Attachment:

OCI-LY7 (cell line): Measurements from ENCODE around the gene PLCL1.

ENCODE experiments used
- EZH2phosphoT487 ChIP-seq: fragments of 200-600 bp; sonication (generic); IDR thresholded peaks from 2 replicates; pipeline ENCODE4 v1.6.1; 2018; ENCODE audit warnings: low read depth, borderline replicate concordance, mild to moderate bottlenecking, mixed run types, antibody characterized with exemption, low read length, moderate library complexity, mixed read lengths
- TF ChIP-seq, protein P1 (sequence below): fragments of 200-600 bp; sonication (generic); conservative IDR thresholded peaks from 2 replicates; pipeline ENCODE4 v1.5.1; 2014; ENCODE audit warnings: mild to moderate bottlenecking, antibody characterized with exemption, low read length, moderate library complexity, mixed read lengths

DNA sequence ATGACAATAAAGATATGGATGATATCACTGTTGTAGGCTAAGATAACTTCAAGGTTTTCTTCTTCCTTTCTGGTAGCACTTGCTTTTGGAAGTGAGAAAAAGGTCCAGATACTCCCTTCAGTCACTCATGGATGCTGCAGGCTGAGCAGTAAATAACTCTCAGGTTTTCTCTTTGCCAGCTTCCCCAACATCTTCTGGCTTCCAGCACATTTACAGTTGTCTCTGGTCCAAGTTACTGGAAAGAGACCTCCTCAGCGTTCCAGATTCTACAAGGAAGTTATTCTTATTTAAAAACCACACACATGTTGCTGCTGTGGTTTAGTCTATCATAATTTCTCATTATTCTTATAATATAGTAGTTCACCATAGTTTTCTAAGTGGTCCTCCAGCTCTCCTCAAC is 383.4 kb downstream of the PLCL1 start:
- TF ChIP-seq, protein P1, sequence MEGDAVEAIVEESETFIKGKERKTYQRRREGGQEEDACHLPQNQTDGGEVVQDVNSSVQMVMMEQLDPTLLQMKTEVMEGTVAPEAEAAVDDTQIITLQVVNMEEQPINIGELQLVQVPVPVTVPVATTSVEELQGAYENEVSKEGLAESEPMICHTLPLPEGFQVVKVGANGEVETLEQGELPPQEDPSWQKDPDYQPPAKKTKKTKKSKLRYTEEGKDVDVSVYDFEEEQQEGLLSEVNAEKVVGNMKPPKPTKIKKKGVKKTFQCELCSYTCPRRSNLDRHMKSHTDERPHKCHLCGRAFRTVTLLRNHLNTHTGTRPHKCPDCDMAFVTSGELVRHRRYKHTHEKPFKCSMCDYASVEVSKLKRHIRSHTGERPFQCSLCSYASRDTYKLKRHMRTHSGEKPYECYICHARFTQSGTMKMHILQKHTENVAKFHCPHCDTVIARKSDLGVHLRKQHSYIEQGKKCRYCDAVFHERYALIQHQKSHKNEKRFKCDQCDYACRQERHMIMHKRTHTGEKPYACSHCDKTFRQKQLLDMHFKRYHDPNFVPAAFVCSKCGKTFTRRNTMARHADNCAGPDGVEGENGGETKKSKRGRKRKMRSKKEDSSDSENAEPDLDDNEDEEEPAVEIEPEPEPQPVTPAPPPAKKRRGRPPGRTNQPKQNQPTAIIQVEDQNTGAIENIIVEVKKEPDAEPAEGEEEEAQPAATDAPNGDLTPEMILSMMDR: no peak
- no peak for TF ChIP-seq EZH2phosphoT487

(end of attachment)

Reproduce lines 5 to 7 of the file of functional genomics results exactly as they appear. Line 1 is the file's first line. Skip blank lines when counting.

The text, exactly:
DNA sequence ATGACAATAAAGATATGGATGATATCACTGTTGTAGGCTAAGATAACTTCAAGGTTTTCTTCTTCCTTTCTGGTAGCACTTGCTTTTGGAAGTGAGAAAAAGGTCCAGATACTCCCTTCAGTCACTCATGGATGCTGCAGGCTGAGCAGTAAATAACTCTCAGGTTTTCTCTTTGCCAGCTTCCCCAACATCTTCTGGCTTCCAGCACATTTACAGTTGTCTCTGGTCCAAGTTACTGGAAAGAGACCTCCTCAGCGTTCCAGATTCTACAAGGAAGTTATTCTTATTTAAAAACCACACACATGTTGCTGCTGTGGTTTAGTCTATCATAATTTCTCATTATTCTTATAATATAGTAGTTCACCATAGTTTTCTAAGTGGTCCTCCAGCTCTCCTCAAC is 383.4 kb downstream of the PLCL1 start:
- TF ChIP-seq, protein P1, sequence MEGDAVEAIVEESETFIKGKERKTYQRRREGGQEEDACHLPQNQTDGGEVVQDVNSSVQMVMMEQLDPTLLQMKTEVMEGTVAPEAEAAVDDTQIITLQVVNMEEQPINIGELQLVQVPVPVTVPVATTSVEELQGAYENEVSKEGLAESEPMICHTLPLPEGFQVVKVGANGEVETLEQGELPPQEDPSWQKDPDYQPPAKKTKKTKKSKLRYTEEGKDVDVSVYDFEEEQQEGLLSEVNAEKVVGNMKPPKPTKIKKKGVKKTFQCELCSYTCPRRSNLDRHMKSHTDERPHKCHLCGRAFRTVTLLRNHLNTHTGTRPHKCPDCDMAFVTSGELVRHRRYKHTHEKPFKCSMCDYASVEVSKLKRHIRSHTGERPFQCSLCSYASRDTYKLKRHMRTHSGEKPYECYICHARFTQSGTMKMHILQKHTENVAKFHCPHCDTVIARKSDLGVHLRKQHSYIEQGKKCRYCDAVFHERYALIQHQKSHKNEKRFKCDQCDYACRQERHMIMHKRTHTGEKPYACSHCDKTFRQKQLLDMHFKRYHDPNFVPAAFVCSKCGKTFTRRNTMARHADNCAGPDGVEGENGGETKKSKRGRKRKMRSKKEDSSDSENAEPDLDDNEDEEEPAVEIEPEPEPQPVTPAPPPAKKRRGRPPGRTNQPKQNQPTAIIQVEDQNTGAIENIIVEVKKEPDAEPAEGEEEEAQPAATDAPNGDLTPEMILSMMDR: no peak
- no peak for TF ChIP-seq EZH2phosphoT487